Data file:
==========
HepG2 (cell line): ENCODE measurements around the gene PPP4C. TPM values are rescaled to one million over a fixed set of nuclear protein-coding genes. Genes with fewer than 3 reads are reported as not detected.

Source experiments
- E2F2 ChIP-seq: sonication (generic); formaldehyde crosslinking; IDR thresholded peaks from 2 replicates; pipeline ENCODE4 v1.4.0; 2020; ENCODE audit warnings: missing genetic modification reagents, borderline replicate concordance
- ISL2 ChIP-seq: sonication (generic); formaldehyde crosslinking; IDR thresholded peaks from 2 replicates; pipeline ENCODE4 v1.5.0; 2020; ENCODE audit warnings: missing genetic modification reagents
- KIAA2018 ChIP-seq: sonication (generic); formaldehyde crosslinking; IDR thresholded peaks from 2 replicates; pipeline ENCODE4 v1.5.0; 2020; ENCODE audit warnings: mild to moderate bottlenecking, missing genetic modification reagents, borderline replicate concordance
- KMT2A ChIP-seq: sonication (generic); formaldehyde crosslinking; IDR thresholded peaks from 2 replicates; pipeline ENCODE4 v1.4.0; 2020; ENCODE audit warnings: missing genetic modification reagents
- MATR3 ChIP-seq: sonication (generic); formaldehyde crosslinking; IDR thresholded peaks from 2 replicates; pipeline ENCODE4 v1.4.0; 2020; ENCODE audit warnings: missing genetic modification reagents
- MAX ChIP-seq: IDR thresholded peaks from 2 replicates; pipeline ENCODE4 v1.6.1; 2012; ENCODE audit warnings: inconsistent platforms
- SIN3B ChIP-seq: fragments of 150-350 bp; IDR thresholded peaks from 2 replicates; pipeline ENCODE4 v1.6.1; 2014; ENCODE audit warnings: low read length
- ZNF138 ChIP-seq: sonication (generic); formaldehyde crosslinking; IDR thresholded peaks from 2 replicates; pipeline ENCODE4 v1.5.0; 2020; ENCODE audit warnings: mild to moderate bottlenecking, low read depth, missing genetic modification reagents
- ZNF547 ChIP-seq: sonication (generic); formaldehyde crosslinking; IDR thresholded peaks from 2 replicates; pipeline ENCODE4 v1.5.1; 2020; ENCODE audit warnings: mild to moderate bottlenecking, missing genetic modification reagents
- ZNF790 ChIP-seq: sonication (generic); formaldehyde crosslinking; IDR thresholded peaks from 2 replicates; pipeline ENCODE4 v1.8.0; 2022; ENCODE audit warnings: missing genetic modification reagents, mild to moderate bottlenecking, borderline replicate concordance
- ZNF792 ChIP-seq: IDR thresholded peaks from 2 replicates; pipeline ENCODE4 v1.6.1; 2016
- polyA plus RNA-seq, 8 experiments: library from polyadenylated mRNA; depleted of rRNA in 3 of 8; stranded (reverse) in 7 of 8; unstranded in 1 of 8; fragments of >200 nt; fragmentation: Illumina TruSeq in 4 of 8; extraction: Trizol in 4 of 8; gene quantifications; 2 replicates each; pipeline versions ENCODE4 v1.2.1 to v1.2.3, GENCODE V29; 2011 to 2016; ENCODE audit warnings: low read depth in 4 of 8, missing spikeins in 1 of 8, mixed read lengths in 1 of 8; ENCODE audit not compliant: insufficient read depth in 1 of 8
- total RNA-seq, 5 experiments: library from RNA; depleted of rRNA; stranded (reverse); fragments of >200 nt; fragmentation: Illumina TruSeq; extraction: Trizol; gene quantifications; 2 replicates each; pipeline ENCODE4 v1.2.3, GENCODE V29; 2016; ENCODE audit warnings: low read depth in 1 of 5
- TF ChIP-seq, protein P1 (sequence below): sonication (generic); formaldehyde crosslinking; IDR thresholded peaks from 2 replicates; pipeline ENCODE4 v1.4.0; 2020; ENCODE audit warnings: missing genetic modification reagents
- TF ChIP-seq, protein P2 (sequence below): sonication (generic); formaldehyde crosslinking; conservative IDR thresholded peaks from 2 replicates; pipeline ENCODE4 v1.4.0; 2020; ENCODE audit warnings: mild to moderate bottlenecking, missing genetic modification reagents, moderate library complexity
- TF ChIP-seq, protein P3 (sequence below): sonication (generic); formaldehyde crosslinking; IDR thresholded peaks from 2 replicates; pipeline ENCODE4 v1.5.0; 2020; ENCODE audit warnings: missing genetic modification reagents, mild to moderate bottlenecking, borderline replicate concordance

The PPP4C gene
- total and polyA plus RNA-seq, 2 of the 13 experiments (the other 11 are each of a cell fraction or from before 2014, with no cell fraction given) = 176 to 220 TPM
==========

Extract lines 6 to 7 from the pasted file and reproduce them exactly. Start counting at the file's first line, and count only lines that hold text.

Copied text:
- KMT2A ChIP-seq: sonication (generic); formaldehyde crosslinking; IDR thresholded peaks from 2 replicates; pipeline ENCODE4 v1.4.0; 2020; ENCODE audit warnings: missing genetic modification reagents
- MATR3 ChIP-seq: sonication (generic); formaldehyde crosslinking; IDR thresholded peaks from 2 replicates; pipeline ENCODE4 v1.4.0; 2020; ENCODE audit warnings: missing genetic modification reagents